After having had your fire it is time to clean it up. Having carefully gauged the amount of wood that you will need on the fire you should be left with only a few embers in the morning, not half-burned logs.

 

  • Douse the embers
    Using the water that we mentioned earlier, dowse the embers. After having covered them in water put your hands into the mix to check that the ground below is cool.
  • Distribute the ashes
    Having checked that the ashes are cool scatter them in the area surrounding the campsite. Be sure to scatter them well, don’t dump them all in the same place.
  • Cover up the site of the campsite
    Having distributed the ashes cover up the place where your campfire was with surrounding materials. Do this is a way that is fitting with the natural environment.

Key pieces of kit

Here are some pieces of kit that you might find useful when out and about in the woods.Please note that, with the exception of Bear Blades and Bushcraft – A Family Guide: Fun and Adventure in the Great Outdoors, Wildway Bushcraft is not associated with any of the products or manufacturers listed below; we don’t get anything from them if you choose to buy anything.

  • Knives
    Bushcraft knife Bear BladesWildway Bushcraft uses Bear Blades.
    “Constructed from superb quality D2 steel this knife is ideal for bushcraft and wood crafting. Our most popular knife due to its versatility and functionality, suited to tough daily use in the woods.”
    http://bearblades.co.uk/

  • Bushcraft – A Family Guide: Fun and Adventure in the Great Outdoors
    bushcraft a family guide Whether it is a mini adventure into the woods and countryside, a camping trip or simply exploring your own back garden, it’s hard to get enough outdoors time, so what better way to do that than with the art of bushcraft? This beautifully illustrated book written by Wildway Bushcraft’s John Boe alongside Owen Senior, contains everything that both children and adults need to know to have fun and be safe in the outside world, including instructions on building shelters, foraging, tracking, tying knots, navigation and much more!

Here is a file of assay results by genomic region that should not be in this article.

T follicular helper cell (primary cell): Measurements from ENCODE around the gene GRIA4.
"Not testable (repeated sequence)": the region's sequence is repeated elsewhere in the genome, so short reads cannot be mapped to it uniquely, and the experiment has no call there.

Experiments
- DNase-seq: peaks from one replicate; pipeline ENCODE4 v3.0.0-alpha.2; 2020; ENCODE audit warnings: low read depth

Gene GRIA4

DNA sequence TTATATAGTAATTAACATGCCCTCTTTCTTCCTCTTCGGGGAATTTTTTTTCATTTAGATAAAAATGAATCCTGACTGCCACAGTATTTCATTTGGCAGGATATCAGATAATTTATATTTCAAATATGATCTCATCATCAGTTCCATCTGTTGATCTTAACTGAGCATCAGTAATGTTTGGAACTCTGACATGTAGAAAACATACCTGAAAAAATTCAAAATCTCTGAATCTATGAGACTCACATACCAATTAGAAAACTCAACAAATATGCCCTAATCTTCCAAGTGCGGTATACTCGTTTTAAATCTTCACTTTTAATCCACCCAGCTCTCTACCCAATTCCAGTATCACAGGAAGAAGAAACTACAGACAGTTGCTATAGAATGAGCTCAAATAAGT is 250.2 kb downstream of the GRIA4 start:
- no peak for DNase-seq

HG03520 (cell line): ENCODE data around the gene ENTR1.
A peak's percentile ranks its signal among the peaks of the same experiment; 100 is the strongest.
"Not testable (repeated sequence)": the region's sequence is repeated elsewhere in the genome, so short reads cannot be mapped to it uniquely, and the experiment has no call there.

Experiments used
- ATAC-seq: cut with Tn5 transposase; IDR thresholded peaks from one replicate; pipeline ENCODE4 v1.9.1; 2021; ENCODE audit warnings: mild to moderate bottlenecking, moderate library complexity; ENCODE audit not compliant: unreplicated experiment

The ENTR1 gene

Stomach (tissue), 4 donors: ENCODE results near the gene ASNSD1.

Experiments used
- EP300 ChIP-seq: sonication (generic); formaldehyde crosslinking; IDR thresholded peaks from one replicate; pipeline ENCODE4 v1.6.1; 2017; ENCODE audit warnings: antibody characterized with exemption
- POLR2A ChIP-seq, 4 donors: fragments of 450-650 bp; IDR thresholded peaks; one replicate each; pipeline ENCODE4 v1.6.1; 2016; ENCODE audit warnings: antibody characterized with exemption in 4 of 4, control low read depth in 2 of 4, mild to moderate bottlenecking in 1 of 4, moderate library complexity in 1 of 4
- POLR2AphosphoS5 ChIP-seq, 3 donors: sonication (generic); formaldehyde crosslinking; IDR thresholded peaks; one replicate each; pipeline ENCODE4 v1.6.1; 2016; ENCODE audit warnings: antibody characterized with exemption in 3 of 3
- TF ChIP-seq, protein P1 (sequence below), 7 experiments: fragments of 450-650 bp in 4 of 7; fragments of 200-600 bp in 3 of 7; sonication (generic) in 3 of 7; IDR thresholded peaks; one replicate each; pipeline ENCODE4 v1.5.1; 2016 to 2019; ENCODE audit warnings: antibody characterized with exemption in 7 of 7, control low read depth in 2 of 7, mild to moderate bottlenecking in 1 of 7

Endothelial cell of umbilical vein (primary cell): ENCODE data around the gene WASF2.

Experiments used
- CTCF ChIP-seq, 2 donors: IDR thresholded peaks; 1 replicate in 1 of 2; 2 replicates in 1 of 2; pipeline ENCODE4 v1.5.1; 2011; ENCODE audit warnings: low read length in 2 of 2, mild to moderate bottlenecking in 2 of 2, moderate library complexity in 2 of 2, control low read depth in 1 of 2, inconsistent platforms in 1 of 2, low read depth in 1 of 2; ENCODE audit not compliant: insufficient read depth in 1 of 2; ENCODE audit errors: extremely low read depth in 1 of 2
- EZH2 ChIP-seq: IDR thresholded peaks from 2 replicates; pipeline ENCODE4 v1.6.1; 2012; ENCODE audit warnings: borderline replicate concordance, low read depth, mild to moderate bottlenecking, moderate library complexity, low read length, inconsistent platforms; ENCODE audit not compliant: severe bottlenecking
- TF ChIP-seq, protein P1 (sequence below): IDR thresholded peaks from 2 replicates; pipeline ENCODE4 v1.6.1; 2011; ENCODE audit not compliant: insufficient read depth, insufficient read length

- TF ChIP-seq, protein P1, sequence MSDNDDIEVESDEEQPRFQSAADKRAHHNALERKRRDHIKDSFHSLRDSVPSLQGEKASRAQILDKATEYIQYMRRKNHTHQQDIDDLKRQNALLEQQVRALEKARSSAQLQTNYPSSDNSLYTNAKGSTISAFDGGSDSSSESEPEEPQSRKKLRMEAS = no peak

Buy it on Amazon here
  • Fallkniven DC4Fallkniven DC4This diamond/ceramic whetstone is perfect for use in the field.  
    https://www.fallkniven.com/en/knife/dc4/ 
  • Tarps
    Tarp set-ups, how to set up a tarp from Wildway Bushcraft

    Here at Wildway Bushcraft we’re big fans of DD Hammocks and regularly use their 3 x 3 tarp; here’s what DD has to say about it.
    “ DD Tarp 3×3 offers reliable protection wherever you go. Its 19 reinforced attachment points offer a huge number of setup options, and it’s the tarp of choice for bushcraft & survival schools, the military and countless wild campers worldwide!”
    https://www.ddhammocks.com/ 
  • Axe
    Gransfor Bruks Small Forset Axe

    Copyright Gransfor Bruks

    John Boe, owner and founder of Wildway Bushcraft use the Gransfors Bruk Small Forset Axe which weighs in at only 900 gram (2lbs) and is small enough to fit in a rucksack whilst still being powerful enough to do most jobs.
    https://www.gransforsbruk.com/en/product/gransfors-small-forest-axe/

Further reading

Read more about the topics covered in this blog via the links below:

 

Join our weekend bushcraft course and learn the art of fire lighting, shelter building, water sourcing and more.
Click here to learn more